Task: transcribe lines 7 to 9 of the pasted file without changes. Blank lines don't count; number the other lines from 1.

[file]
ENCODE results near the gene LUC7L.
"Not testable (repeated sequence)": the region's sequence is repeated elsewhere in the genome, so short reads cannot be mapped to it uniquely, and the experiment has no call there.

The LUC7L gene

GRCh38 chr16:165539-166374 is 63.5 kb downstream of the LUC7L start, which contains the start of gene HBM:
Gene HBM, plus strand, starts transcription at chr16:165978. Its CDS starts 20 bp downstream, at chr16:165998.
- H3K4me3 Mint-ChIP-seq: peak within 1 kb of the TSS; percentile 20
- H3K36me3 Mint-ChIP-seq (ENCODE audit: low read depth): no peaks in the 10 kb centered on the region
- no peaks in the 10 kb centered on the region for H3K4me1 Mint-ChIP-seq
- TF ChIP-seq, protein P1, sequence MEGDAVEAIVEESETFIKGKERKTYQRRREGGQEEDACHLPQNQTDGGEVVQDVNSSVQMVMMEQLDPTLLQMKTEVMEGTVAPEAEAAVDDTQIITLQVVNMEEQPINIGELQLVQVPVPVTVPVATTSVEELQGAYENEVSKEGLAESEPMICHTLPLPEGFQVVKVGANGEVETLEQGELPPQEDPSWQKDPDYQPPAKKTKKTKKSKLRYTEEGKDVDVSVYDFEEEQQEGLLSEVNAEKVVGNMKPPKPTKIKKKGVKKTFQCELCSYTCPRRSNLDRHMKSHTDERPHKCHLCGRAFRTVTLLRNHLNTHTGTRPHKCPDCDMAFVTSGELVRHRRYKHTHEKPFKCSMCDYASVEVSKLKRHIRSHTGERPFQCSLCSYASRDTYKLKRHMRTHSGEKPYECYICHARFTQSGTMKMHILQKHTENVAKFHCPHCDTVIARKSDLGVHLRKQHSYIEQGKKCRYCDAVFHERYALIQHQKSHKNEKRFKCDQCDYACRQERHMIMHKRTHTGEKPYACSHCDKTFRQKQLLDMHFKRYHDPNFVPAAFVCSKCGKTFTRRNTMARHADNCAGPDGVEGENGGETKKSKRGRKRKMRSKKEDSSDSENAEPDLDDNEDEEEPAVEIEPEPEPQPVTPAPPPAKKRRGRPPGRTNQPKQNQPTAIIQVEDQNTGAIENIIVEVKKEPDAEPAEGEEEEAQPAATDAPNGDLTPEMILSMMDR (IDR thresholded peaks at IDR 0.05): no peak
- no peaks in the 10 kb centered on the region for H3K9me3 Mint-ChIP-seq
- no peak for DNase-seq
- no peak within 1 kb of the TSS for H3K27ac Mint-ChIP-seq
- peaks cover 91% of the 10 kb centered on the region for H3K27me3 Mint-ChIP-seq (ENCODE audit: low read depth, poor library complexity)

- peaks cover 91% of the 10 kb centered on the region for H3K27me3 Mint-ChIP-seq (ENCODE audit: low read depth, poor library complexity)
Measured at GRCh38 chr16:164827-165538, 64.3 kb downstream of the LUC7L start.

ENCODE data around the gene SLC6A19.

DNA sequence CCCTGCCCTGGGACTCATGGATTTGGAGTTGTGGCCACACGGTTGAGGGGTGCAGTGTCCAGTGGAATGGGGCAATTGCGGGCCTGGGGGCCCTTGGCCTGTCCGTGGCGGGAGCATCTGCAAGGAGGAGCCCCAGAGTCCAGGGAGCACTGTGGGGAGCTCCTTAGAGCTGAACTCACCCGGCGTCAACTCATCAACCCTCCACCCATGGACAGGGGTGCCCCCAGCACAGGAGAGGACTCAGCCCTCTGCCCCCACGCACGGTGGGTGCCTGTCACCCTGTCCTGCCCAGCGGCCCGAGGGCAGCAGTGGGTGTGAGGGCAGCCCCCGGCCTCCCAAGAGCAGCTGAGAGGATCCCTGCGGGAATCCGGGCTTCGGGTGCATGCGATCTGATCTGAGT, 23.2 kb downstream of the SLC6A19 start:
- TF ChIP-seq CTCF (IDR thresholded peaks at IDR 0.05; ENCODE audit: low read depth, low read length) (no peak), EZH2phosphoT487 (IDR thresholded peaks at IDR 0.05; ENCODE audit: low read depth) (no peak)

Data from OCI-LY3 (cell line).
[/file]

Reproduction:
- H3K36me3 Mint-ChIP-seq (ENCODE audit: low read depth): no peaks in the 10 kb centered on the region
- no peaks in the 10 kb centered on the region for H3K4me1 Mint-ChIP-seq
- TF ChIP-seq, protein P1, sequence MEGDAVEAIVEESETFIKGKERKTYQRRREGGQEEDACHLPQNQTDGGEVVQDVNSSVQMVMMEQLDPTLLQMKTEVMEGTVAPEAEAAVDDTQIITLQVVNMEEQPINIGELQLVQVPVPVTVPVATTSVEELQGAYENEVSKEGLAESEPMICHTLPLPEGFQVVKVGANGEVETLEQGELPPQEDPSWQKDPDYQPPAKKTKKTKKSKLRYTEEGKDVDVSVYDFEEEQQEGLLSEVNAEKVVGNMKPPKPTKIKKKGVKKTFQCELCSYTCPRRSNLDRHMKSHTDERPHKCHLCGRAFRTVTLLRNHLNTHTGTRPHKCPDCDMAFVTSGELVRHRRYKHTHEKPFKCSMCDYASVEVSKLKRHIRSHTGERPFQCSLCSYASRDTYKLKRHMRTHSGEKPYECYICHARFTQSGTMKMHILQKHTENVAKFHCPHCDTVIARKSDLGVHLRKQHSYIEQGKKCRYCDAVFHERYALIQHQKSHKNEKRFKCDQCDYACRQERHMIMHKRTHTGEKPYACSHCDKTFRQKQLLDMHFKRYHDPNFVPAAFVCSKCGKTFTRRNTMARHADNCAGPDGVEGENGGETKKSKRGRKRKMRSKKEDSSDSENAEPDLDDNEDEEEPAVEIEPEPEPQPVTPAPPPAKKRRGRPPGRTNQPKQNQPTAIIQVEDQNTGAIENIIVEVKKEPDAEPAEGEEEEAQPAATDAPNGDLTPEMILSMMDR (IDR thresholded peaks at IDR 0.05): no peak